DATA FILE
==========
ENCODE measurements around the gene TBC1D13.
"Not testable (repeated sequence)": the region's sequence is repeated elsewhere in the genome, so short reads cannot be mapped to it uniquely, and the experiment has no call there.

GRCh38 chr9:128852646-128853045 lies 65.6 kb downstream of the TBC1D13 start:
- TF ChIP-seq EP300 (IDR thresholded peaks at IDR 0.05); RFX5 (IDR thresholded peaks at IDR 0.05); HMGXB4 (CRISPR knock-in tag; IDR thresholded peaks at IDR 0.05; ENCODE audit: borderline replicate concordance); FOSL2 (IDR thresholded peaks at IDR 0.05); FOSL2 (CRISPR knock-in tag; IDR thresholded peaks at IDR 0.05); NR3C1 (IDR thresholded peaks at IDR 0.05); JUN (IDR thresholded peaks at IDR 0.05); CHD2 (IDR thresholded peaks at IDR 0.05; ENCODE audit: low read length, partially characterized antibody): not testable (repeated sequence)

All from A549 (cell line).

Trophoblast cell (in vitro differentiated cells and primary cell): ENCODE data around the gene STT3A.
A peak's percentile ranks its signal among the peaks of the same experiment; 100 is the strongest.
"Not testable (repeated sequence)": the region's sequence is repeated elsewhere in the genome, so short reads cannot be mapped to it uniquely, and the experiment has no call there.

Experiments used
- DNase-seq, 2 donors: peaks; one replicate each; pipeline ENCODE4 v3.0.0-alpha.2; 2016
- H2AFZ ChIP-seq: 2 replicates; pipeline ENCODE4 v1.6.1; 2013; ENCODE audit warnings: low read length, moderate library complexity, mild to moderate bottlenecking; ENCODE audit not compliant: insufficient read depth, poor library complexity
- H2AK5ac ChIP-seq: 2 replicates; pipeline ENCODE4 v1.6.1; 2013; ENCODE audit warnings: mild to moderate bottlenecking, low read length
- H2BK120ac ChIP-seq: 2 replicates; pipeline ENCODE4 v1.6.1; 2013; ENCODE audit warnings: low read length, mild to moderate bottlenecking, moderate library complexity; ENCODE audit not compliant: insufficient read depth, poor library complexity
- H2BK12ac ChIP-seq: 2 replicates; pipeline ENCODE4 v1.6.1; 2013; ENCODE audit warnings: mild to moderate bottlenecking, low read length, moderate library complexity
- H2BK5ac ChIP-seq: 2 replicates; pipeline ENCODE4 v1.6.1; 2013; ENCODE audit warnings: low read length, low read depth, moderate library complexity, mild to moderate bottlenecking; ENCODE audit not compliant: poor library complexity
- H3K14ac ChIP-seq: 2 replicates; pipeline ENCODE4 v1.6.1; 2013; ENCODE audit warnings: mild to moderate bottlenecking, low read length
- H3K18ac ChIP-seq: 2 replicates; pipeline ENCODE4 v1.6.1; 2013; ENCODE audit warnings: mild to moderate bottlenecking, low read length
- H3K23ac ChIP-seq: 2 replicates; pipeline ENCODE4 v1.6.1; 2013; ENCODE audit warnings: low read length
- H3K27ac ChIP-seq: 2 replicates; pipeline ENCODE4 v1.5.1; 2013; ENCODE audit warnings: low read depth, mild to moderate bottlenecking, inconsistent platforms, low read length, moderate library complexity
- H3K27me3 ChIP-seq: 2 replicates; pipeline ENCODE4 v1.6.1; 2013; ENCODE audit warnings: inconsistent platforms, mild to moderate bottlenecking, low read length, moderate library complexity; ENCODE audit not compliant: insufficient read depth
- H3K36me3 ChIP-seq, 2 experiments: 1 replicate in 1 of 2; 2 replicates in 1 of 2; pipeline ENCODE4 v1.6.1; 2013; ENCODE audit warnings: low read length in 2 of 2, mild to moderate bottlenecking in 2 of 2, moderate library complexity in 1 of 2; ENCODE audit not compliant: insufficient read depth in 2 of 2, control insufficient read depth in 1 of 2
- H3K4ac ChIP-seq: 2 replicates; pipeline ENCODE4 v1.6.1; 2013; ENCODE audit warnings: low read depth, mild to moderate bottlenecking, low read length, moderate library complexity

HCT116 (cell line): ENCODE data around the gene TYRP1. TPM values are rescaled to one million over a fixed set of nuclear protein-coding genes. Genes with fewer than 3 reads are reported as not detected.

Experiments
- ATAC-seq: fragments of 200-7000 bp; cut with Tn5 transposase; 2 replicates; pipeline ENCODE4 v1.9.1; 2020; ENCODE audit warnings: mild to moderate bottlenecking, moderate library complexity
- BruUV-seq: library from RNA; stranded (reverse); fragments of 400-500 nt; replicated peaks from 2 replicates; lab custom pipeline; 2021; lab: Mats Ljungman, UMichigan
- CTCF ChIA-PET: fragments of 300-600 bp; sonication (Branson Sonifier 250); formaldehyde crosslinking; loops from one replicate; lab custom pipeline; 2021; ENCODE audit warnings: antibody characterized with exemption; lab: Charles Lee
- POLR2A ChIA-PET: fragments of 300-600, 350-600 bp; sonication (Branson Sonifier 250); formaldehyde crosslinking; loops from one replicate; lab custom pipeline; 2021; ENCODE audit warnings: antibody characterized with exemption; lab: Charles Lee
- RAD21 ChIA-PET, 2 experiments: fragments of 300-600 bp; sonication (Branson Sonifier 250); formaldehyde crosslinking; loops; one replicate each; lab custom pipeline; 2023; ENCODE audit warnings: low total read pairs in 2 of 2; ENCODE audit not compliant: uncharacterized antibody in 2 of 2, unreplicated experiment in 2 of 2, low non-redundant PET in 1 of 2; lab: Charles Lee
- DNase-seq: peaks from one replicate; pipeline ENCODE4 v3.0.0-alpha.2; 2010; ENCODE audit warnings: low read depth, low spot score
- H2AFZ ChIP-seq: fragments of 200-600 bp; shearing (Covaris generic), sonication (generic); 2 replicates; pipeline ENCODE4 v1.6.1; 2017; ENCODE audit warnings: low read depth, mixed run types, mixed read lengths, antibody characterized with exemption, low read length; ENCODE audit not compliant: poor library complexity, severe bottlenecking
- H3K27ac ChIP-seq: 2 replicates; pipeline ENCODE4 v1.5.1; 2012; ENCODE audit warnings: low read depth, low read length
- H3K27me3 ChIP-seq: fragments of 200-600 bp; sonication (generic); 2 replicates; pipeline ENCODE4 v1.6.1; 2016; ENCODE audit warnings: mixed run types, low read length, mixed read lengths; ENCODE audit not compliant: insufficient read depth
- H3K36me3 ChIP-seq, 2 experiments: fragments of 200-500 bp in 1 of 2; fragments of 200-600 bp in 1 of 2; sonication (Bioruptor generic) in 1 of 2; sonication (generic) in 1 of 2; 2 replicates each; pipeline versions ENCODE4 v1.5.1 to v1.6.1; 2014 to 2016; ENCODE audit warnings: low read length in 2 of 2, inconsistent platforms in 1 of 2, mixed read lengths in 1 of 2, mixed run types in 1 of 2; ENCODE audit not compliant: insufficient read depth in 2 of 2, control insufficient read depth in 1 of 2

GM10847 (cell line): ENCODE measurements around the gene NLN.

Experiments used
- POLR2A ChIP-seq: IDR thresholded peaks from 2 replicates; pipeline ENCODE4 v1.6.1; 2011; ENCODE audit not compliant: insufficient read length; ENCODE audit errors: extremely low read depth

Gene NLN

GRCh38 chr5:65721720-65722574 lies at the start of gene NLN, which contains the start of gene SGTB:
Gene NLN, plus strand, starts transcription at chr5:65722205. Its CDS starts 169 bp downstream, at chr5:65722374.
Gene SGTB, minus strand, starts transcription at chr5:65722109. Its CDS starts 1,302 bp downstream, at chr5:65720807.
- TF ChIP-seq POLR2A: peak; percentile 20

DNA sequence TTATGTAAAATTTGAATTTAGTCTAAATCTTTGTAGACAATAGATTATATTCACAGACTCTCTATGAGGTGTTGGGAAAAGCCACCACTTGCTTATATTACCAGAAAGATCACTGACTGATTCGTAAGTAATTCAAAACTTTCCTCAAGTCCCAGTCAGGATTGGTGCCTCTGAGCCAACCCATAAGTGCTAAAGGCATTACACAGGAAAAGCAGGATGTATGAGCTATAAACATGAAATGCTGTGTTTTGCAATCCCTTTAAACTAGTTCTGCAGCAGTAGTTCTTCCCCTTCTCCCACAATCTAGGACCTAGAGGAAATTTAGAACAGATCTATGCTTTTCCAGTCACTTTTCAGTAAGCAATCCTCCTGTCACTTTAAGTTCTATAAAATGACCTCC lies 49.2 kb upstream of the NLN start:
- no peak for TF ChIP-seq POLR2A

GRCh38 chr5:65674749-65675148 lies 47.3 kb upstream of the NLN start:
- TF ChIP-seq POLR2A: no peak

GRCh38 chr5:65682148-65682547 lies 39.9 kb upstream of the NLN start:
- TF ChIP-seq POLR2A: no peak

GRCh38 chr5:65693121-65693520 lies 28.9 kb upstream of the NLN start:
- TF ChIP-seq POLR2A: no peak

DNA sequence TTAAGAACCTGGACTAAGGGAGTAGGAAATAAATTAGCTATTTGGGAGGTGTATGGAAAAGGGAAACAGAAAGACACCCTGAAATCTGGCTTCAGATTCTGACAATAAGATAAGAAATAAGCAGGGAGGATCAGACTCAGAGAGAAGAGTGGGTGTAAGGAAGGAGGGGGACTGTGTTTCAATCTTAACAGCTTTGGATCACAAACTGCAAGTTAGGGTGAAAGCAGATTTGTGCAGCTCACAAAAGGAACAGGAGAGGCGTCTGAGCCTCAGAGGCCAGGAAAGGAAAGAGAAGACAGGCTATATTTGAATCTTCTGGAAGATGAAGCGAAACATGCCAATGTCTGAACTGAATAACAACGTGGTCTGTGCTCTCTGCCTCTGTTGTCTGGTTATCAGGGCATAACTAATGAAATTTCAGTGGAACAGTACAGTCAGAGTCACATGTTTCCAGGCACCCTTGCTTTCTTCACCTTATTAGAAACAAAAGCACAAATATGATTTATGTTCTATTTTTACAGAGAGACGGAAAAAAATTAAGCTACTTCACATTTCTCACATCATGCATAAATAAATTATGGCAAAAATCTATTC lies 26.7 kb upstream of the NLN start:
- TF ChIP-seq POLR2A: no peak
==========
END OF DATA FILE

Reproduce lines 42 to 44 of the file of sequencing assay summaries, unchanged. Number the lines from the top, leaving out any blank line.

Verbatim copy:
- TF ChIP-seq POLR2A: peak; percentile 20

DNA sequence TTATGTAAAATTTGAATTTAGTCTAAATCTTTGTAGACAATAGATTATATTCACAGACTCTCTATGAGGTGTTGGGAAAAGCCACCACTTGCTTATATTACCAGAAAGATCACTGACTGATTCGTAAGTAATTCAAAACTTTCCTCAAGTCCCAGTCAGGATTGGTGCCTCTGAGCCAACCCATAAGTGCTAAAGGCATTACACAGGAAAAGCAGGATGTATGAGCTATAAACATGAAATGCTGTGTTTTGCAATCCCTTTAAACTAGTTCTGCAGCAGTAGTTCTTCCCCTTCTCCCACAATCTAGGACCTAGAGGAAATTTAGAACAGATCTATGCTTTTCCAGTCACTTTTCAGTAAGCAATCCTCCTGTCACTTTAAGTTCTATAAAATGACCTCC lies 49.2 kb upstream of the NLN start:
- no peak for TF ChIP-seq POLR2A